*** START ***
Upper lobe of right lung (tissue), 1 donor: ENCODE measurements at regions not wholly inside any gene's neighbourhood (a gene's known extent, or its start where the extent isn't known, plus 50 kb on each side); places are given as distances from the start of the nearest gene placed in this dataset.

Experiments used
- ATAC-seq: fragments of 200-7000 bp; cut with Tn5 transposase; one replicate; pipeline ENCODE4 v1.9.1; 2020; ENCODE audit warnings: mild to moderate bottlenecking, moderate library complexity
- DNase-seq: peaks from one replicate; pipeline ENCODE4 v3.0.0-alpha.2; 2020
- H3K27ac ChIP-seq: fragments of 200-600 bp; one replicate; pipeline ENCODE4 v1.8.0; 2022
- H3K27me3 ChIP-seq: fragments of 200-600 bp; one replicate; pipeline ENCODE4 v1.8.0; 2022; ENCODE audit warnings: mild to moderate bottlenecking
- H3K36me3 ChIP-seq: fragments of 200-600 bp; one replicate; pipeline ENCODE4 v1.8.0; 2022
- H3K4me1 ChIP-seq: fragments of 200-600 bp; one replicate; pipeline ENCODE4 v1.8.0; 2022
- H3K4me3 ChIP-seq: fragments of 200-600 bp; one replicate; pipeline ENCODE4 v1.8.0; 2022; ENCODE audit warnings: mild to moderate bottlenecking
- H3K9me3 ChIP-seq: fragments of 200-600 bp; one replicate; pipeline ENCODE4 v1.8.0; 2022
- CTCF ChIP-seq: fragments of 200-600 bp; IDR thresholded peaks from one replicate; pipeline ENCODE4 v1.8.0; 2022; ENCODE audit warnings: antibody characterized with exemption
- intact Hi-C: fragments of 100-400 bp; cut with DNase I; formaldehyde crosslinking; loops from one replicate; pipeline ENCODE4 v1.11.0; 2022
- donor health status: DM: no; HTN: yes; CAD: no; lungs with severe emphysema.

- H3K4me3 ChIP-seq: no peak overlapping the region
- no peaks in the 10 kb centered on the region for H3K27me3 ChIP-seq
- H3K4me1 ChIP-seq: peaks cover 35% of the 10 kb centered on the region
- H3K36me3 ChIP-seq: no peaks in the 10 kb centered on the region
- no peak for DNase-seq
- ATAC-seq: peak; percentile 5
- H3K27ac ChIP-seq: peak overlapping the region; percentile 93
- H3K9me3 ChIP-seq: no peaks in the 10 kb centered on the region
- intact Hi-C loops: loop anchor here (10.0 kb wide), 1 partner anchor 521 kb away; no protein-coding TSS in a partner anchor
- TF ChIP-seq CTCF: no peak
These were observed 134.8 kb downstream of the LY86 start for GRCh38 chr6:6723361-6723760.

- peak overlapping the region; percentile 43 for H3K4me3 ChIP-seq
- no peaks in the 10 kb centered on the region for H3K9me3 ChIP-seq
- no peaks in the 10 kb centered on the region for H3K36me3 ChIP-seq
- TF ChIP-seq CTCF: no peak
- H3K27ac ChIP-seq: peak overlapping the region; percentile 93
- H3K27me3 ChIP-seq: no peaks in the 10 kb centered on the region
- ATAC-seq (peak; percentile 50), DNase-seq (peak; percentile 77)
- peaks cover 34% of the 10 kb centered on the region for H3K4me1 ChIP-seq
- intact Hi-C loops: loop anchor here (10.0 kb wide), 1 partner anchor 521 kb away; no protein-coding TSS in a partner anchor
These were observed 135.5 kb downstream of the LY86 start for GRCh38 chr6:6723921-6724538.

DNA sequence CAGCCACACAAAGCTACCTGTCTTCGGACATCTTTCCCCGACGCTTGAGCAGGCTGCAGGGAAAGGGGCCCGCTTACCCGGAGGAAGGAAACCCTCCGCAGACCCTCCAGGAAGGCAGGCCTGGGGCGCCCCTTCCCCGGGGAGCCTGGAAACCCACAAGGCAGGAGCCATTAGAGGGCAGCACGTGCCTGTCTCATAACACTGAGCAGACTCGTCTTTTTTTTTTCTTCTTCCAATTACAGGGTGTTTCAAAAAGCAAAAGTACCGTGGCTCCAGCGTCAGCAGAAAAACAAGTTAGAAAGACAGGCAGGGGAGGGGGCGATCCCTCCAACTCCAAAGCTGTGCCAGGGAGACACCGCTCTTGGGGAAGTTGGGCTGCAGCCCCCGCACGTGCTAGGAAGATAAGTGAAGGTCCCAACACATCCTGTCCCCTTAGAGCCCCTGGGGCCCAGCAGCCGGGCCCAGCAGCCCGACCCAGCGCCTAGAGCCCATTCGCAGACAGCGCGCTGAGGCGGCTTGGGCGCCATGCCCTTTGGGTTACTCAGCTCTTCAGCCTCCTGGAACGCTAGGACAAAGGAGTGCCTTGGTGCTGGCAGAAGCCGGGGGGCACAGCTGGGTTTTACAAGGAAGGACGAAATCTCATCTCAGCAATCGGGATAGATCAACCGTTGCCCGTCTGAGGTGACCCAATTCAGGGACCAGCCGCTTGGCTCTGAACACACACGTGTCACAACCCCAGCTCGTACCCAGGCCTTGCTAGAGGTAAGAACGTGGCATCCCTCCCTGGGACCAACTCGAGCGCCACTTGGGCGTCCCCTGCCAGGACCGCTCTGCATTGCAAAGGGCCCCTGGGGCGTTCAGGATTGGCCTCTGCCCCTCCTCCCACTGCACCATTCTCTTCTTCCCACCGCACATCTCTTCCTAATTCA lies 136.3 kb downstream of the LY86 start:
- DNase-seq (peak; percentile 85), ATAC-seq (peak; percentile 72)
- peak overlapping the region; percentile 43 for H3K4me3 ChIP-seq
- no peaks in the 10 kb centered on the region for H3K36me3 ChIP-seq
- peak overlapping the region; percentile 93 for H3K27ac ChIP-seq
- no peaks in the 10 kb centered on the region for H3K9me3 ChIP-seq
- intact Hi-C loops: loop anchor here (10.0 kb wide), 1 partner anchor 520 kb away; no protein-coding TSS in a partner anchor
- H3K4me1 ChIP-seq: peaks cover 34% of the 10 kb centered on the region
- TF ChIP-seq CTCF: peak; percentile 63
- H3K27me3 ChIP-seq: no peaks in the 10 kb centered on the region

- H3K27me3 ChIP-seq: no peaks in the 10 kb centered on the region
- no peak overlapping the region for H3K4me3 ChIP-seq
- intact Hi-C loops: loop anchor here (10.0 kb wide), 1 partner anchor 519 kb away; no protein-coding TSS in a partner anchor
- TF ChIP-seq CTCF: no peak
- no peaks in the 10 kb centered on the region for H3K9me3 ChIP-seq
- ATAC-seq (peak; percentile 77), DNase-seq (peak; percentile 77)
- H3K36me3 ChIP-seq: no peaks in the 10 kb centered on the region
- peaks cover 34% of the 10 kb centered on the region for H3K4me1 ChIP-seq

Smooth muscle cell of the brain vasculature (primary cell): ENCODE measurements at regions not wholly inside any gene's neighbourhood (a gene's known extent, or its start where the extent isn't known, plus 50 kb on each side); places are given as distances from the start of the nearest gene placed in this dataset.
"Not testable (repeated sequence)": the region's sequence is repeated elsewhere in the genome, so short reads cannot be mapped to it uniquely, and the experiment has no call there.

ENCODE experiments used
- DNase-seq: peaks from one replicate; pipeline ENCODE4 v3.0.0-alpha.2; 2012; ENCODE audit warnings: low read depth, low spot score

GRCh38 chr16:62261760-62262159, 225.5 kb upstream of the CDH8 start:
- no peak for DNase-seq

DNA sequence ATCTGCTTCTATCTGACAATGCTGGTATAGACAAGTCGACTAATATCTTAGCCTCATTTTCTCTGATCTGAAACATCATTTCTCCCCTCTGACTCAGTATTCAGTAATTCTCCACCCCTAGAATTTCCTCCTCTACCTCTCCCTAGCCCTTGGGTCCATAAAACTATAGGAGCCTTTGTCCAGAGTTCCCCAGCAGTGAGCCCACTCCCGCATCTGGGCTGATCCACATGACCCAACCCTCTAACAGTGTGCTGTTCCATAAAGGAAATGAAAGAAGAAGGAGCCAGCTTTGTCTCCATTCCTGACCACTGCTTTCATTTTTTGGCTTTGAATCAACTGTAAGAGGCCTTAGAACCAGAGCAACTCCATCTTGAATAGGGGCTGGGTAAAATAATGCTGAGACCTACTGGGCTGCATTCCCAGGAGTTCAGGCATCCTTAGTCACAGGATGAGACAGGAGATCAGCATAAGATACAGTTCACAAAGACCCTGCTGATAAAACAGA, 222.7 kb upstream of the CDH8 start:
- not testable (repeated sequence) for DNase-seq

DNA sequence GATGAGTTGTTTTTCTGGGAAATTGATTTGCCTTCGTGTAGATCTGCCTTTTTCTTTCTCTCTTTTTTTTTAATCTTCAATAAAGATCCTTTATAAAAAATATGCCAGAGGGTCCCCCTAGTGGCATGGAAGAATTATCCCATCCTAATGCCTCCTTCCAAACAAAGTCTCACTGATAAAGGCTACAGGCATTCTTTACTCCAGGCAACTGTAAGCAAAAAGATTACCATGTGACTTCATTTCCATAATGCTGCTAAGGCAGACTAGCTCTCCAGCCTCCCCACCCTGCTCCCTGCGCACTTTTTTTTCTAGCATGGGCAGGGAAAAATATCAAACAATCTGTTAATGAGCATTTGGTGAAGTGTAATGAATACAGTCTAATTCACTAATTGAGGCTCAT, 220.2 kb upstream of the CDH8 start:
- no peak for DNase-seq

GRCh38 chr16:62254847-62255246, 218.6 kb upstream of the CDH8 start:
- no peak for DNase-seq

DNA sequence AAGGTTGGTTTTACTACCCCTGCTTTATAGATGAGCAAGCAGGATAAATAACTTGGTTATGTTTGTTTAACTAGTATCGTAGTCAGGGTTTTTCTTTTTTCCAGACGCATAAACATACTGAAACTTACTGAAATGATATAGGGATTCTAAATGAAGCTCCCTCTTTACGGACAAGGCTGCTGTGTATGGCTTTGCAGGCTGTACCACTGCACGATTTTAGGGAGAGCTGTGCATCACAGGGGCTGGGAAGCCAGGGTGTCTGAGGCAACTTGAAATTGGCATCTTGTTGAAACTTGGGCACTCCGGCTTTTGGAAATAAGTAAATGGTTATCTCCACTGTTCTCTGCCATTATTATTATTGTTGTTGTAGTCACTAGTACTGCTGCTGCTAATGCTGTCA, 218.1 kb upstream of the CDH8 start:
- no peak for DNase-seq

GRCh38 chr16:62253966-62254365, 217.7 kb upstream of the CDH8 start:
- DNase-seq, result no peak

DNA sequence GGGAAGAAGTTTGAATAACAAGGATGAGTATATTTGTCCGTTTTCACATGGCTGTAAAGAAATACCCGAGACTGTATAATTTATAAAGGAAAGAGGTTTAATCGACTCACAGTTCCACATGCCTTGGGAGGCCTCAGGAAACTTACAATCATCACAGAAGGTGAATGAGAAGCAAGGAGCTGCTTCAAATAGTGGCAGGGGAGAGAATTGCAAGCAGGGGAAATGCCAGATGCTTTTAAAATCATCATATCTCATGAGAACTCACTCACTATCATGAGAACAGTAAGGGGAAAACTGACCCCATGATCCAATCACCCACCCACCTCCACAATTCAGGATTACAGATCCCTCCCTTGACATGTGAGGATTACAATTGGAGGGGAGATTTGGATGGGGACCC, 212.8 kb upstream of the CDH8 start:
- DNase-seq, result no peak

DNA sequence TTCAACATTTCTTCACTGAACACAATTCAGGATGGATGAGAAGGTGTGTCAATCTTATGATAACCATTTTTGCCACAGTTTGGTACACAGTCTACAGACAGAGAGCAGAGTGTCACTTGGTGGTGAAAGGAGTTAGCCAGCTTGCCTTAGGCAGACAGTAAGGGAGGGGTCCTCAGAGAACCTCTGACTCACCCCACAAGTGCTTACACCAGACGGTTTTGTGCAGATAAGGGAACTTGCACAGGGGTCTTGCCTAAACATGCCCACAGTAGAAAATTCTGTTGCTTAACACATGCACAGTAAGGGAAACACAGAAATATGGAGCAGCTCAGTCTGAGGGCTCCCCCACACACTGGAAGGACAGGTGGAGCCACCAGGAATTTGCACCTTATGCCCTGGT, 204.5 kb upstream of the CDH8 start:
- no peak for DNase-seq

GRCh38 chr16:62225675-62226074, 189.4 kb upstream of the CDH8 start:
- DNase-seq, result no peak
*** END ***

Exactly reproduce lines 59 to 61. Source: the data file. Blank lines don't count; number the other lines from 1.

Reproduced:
DNA sequence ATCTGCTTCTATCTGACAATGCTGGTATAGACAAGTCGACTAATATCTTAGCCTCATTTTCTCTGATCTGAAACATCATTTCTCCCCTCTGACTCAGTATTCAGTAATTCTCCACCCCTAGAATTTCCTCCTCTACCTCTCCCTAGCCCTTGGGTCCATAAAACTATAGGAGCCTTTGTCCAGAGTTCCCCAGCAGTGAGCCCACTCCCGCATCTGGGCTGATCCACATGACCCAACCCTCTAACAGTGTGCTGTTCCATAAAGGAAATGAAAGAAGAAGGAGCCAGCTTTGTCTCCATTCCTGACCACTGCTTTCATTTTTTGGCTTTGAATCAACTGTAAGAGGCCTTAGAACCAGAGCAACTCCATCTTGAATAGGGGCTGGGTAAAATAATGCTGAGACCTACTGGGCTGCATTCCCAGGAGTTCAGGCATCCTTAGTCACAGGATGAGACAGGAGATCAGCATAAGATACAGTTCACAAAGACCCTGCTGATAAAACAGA, 222.7 kb upstream of the CDH8 start:
- not testable (repeated sequence) for DNase-seq

DNA sequence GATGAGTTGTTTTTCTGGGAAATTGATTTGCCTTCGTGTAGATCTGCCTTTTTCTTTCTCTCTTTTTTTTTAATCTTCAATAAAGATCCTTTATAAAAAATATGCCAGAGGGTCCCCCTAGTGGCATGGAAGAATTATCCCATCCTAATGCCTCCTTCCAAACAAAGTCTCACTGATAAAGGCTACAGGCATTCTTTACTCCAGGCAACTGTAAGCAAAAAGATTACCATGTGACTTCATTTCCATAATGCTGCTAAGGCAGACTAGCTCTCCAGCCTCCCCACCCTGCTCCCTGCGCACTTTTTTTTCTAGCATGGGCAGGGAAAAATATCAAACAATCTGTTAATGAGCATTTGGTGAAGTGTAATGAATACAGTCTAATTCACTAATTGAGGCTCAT, 220.2 kb upstream of the CDH8 start: